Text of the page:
The size, weight and logistics of hanging (and eventually serving) a six-tier wedding cake upside down required six weeks of planning and execution. The cake designer actually used sandbags to simulate the weight of the cake to test whether or not the chandelier could hold the load.


The only things marginally conventional about the cake were the flavors: Almond with toasted almond cream cheese buttercream frosting on one half and chocolate almond cherry with cherry cream cheese buttercream frosting on the other.

On Twitter, Cuoco thanked baker Kimberly Bailey for creating her “magical chandelier cake.” “Literally hanging above us,” she wrote. “EPIC.”

Also on Twitter this week, Cuoco changed her name to Kaley Cuoco Sweeting.

Monday, January 06, 2014

400 Designs by JAR Highlight Colorful, Gem-Intensive Jewelry Exhibition at NYC’s Metropolitan Museum of Art

Considered a modern-day Peter Carl Fabergé, jewelry designer Joel Arthur Rosenthal is famous for his uncanny ability to “paint” with gemstones. His awe-inspiring sculptural interpretations of flowers, animals, sea life and even a lowly bagel — some 400 works in all — are on display through March 9 at the Metropolitan Museum of Art in New York City.


Tulip brooch, 2008. Rubies, diamonds, pink sapphires, garnets, silver, gold and enamel. Private collection. (PHOTO BY JOZSEF TARI. COURTESY OF JAR, PARIS.)

The 70-year-old Rosenthal, who was born in the Bronx, but who has worked in Paris under the name JAR since 1978, has gained an international following for his uniquely off-beat colorful creations.

It’s as if Rosenthal is painting with a palette of gemstones. In some pieces, there is a distinctive division between the colors, and in others, the colors blend seamlessly. He creates this effect with his precision pavé work, where he sets small stones so close together that they appear as a continuous surface of jewels.


Geranium brooch, 2007. Diamonds, aluminium, silver and gold. Private collection. (PHOTO BY JOZSEF TARI. COURTESY OF JAR, PARIS.)

He has never been afraid to mix precious and non-precious stones, and is as comfortable working in platinum and gold as he is in titanium or aluminum. JAR produces only 80 to 90 pieces a year, which makes them even more precious.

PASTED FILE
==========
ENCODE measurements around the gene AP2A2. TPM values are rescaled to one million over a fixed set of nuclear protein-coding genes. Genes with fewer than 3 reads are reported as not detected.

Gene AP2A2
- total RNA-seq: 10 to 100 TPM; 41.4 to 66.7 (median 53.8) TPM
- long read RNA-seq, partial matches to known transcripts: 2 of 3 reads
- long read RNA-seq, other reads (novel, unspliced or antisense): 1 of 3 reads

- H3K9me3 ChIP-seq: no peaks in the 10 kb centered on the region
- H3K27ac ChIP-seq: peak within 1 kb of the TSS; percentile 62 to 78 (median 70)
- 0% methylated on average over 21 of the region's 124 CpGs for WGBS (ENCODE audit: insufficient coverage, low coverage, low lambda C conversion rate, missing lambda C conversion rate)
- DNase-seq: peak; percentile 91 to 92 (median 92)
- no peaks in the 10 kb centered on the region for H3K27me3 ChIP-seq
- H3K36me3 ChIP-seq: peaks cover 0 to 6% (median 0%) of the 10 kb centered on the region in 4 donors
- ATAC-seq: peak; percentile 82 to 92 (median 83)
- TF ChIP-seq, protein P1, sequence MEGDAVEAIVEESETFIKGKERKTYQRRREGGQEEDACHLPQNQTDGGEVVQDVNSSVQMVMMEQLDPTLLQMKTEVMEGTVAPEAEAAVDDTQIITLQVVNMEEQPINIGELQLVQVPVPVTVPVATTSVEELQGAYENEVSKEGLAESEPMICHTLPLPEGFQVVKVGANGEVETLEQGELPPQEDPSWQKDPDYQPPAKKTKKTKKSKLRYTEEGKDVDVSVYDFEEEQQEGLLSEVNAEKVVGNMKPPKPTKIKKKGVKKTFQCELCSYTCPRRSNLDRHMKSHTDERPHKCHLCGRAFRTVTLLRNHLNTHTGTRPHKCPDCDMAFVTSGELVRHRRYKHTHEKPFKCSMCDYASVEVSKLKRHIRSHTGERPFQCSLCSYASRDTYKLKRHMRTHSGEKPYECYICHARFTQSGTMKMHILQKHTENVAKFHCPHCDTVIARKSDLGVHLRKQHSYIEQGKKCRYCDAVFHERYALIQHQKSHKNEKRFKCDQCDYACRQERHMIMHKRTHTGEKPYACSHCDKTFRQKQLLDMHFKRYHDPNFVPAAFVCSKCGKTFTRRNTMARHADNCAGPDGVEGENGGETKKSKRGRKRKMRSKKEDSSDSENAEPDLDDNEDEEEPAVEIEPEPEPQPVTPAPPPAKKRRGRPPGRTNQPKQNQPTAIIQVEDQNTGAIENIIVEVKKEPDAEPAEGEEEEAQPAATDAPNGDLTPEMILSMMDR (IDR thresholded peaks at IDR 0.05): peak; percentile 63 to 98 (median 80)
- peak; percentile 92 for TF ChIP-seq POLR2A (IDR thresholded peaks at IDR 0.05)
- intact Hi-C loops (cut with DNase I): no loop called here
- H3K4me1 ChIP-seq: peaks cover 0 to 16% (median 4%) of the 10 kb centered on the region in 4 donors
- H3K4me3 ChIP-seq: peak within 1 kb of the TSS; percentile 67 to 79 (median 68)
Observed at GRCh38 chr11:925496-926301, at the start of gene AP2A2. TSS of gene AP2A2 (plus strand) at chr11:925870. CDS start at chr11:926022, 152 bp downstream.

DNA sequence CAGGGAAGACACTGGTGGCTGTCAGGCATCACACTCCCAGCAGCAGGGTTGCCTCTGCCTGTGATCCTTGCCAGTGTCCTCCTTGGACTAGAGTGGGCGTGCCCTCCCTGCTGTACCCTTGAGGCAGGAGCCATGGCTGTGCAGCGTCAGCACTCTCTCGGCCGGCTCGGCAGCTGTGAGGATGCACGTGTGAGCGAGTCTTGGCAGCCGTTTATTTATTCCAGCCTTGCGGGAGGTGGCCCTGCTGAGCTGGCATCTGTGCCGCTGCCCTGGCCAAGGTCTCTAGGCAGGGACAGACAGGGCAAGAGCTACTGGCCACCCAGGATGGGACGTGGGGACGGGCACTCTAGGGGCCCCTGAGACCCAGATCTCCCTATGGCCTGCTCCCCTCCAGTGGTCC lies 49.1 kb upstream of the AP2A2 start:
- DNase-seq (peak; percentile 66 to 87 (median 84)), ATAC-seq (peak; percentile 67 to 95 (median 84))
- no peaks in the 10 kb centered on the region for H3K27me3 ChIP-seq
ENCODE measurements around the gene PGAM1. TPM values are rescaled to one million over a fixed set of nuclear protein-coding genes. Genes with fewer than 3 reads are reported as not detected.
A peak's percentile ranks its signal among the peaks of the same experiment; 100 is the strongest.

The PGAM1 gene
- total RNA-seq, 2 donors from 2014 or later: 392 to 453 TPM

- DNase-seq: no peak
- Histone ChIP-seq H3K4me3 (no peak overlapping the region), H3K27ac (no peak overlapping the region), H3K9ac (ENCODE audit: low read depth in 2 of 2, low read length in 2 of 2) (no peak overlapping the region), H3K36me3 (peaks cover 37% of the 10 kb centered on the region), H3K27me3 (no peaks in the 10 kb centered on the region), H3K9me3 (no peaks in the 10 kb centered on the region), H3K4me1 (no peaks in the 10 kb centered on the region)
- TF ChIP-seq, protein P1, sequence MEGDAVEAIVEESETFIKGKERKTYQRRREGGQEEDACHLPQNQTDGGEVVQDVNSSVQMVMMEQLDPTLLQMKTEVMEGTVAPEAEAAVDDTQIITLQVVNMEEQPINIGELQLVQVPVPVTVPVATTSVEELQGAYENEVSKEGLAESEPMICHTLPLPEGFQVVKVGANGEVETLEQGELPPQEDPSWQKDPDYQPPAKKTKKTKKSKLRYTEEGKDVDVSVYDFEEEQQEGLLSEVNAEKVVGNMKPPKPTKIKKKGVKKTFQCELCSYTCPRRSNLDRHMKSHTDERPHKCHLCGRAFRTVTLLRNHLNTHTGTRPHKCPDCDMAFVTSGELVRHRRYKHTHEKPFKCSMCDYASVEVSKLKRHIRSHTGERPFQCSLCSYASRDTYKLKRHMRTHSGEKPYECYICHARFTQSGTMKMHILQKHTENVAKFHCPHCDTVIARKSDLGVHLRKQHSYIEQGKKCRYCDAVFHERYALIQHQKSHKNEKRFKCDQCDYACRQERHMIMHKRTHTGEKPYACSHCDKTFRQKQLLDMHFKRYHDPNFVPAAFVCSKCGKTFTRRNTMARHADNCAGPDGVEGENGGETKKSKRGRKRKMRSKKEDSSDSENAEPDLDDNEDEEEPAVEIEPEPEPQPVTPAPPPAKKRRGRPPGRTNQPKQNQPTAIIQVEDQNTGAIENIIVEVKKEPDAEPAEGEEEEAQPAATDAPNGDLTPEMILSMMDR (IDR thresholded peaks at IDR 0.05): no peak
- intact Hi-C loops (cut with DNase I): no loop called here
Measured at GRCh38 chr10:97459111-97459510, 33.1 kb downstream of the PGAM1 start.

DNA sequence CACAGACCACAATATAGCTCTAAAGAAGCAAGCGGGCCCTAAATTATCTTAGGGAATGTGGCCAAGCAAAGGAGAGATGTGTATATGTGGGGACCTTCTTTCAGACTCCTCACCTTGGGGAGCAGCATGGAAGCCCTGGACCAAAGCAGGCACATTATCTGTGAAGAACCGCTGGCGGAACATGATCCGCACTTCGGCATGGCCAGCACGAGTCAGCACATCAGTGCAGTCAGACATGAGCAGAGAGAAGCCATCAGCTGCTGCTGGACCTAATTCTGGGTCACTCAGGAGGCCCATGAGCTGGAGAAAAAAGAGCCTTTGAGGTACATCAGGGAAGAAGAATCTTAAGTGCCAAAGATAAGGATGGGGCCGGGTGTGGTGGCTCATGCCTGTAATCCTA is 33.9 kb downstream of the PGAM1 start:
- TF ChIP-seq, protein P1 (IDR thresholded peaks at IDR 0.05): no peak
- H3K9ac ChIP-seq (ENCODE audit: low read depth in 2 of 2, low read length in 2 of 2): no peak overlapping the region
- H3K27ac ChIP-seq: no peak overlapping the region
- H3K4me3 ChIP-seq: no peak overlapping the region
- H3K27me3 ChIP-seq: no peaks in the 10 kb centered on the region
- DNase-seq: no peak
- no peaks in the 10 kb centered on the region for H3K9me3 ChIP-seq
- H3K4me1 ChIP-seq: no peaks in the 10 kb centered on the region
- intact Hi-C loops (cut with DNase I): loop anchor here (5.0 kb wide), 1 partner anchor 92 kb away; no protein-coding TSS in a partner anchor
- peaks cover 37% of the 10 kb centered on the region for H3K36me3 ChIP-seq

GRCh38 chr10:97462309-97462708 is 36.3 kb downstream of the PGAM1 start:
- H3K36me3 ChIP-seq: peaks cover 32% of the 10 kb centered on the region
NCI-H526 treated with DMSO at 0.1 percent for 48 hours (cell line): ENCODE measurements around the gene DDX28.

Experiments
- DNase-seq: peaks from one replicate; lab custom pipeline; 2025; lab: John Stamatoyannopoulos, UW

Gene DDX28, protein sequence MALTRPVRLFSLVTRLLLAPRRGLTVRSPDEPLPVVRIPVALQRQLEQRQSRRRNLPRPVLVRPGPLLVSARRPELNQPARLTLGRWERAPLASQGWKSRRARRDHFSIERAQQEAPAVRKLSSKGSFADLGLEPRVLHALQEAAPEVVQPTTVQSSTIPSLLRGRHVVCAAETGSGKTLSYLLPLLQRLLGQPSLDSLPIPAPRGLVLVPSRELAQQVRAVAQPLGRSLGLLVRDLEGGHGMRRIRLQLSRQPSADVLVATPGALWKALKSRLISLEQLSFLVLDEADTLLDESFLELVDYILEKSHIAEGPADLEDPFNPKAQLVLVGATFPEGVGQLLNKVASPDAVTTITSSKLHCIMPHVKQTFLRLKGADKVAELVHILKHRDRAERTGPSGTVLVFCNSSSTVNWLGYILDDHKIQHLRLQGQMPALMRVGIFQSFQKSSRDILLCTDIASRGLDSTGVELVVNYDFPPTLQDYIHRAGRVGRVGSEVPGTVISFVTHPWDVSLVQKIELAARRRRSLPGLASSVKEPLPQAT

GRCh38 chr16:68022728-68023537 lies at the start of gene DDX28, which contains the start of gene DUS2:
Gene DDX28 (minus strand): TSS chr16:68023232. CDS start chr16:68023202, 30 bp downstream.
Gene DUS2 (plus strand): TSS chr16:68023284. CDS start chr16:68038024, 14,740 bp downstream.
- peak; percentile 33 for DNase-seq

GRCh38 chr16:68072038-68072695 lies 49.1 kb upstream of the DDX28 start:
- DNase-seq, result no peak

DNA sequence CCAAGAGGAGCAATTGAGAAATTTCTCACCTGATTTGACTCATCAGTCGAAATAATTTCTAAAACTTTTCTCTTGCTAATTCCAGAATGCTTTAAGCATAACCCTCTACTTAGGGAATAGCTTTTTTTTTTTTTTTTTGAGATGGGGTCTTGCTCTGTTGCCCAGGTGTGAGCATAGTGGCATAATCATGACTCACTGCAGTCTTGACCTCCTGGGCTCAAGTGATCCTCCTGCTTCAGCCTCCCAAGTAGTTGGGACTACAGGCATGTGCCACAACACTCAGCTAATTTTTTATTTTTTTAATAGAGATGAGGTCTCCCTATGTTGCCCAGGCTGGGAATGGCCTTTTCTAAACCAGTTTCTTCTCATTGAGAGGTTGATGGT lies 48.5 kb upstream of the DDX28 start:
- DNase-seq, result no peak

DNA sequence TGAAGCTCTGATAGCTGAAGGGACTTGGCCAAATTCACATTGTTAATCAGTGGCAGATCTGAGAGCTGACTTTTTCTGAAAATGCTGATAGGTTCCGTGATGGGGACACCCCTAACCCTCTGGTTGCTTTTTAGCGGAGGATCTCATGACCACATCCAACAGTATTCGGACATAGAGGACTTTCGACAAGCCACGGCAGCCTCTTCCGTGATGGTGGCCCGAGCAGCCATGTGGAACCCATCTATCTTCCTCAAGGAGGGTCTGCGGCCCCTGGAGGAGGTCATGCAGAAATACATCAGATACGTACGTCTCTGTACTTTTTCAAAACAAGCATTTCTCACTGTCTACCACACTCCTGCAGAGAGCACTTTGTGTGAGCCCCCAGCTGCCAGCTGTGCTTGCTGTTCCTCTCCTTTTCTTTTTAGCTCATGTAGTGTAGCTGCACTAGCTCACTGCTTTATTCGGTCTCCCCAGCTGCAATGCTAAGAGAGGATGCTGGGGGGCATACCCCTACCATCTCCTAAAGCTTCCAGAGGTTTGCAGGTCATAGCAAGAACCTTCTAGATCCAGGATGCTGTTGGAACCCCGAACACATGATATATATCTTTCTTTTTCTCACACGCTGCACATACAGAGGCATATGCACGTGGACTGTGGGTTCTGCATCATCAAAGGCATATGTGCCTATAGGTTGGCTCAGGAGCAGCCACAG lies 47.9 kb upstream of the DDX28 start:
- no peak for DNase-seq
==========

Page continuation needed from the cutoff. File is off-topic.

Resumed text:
“He’s discriminating, but indiscriminate in his use of gemstones,” exhibition curator Jane Adlin told Forbes magazine. “So he’ll mix very, very fine perfectly cut, perfectly flawless gemstones with some that are not. He will use lesser-quality stones. He will use lesser-known stones. But the outcome is this extraordinary piece of jewelry, which if you just put it on your dresser or your coffee table it would, in fact, be a piece of sculpture.”


Poppy brooch, 1982. Diamond, tourmalines and gold. Private collection. (PHOTO BY KATHARINA FAERBER. COURTESY OF JAR, PARIS).

In May 2012, philanthropist Lily Safra auctioned 18 of her beloved JAR pieces at Christie’s to benefit her charity. The sale yielded nearly $11.5 million and was one of the highest-profile events of Christie’s season. One particular item featured Safra’s 37.2-carat diamond cleverly camouflaged by JAR in the twisting stems of two poppies interpreted in pink and green tourmaline.


Butterfly brooch, 1994. Sapphires, fire opals, rubies, amethysts, garnets, diamonds, silver and gold. Private collection. (PHOTO BY KATHARINA FAERBER. COURTESY OF JAR, PARIS).

His 1994 butterfly brooch includes an impressive list of materials, including sapphires, fire opals, rubies, amethyst, garnets, diamonds, silver and gold.

This is only the second time Rosenthal’s work has been on public display. The first was in London in 2002. The pieces in the current exhibition were nearly all lent by private collectors.


Zebra brooch, 1987. Agate, diamonds, a sapphire, silver and gold. Private collection. (PHOTO BY KATHARINA FAERBER. COURTESY OF JAR, PARIS).

Critics commented that the show would have benefited from more documentation about the individual items, such as the rarity or source of the gems. But, Rosenthal wanted his visitors to focus on his creations without being distracted by explanatory captions or audio guides, according to The Economist.


Lilac brooches, 2001. Diamonds, lilac sapphires, garnets, aluminium, silver and gold. Private collection. (PHOTO BY JOZSEF TARI. COURTESY OF JAR, PARIS.)

Rosenthal’s partner, Pierre Jeannet, summarizes JAR’s process this way: “At every step of the making of a piece, he checks and corrects. And if at the end his eye is not happy, we destroy the piece. But the piece, finished, is not yet at home; his last look is to see that the jewel has gone to the right lady. Then he sighs, his work is done.”